Cranberries are tart, bright red berries that often receive a lot of attention because of their relationship to the prevention and treatment of urinary tract infections. However, it turns out that those who choose to eat plenty of cranberries will also enjoy many other significant health benefits. Consider the following motivations to start drinking cranberry juice, snacking on cranberries, or taking cranberry supplements.
1) They reduce your risk of having a stroke:
Researchers have found that pigs with a higher genetic likelihood of developing hardened arteries ended up with more flexible and healthy blood vessels after being fed cranberries on a daily basis. The less hard and narrow your arteries become, the less likely you will be to have a stroke.
2) They help to prevent the formation of kidney stones:
Cranberries contain quinic acid, and some scientists theorize that this particular acid can discourage kidney stone formation. More specifically, 25% of kidney stones are of the type that is made less likely by cranberry consumption.
3) They contain large amounts of vitamin C:
A single cup of cranberries will provide you with around 20% of your daily recommended intake of vitamin C. The health benefits of vitamin C include a stronger immune system, fewer prenatal health problems for your baby, a decreased likelihood of developing certain eye diseases, and younger looking skin.
4) They are good for the digestive tract:
Cranberries contain antioxidants called proanthocyanidins, and it is these compounds that can stop potentially harmful bacteria from sticking to the inside walls of the digestive tract. In this way, cranberries reduce the likelihood of illnesses that can result from dangerous bacteria in food. Perhaps even more importantly, cranberries have this anti-adhesion effect on the specific sort of bacteria that cause stomach ulcers.
5) They increase heart health:
Recent studies suggest that consuming cranberries can lower LDL (i.e. ‘bad’ cholesterol) while at the same time increasing HDL (i.e. ‘good’ cholesterol). In addition, the reduction of hardened arteries (mentioned above in connection with the risk of stroke) also makes people who eat cranberries less likely to have a heart attack. Finally, the fact that cranberries are so rich in antioxidants means that they may be able to help lower your risk of developing dangerously high blood pressure. This health benefit has been demonstrated by way of experiments on rats and mice.
6) They help to protect against certain kinds of cancer:
Cranberries contain a huge amount of antioxidants, which some scientists believe help to protect the human body against the free radical damage that can sometimes lead to cancer. Although claims about antioxidants are still rather contentious, it is worth noting that research thus far suggests a link between cranberries and anti-cancer activity against malignant prostate, breast and lung cells.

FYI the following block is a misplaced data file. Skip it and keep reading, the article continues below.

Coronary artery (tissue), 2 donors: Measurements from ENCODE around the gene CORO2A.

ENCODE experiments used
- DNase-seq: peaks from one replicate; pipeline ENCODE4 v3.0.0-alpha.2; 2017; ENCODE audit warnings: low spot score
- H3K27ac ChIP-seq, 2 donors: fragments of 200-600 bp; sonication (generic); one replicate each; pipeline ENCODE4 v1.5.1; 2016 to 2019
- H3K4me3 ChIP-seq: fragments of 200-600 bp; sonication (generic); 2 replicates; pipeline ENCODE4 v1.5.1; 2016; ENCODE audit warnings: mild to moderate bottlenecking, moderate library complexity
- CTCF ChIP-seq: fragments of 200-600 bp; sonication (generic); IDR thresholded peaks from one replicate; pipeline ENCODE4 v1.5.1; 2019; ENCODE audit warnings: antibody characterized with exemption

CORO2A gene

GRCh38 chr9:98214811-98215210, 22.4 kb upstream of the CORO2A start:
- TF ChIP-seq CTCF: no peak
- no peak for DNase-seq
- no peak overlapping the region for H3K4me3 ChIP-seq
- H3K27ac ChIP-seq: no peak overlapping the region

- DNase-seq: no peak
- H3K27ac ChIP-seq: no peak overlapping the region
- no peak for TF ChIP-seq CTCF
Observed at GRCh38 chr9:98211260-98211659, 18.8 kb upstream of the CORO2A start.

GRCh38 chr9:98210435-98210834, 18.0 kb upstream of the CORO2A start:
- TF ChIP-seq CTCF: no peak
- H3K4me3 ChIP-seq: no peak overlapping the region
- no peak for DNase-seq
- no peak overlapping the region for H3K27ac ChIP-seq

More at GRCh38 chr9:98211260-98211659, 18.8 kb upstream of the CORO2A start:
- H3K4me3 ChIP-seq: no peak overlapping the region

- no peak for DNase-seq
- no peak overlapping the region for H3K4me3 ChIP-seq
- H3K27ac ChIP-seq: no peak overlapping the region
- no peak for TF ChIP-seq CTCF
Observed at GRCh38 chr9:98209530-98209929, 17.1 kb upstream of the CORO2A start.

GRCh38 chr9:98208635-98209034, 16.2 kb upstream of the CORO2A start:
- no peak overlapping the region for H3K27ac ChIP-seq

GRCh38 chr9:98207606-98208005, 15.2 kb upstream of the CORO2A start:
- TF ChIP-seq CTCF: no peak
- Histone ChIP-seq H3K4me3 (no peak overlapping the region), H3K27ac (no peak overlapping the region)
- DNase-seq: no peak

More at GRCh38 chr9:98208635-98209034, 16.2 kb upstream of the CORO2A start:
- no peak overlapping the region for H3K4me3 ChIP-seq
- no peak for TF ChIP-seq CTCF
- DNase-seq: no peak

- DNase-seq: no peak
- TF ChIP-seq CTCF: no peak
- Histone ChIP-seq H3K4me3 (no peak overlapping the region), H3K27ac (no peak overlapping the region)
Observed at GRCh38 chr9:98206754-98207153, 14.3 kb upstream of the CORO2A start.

7) They strengthen the immune system:
A few different studies have shown that taking cranberry extract on a daily basis seems to lower the chances of contracting bacterial and viral infections such as the cold and the flu. There also appears to be a correlation between the level of cranberry consumption and the severity of cold and flu symptoms that are experienced. If you eat plenty of cranberries, it is possible that such illnesses will have a more brief and mild impact on your health.
8) They can prevent (and help combat) urinary tract infections:
Cranberries influence digestive tract health in much the same way that they improve the health of the urinary tract. By reducing the ability of bacteria to ‘stick’ to the wall of the urinary tract, they help to prevent infection. In addition, if you are struck down by a urinary tract infection then consumption of cranberries can shorten the length of your illness. Once bacteria have adhered to the urinary tract wall, the proanthocyanidins in cranberries will help to remove it. One study revealed that drinking 250ml of cranberry juice on a daily basis is highly effective in preventing urinary tract infections. Although lots of fruits contain proanthocyanidins, only cranberries and blueberries contain enough to impact on the bacteria that cause such infections.
9) They have anti-inflammatory properties:
The phytonutrients in cranberries can reduce inflammation levels, particularly in the digestive tract and the linings of blood vessels. Cranberries make certain dental diseases less likely because of this, and reduce the risk of troublesome inflammation in the stomach and intestines. This property makes them an ideal snack for those with inflammatory diseases like ulcerative colitis and arthritis.
As is obvious from the above health benefits, cranberries are an excellent choice if you want to increase your daily intake of fruits and vegetables. They are at their best between the months of October and December, but they can easily be frozen at this time and enjoyed at other times of the year.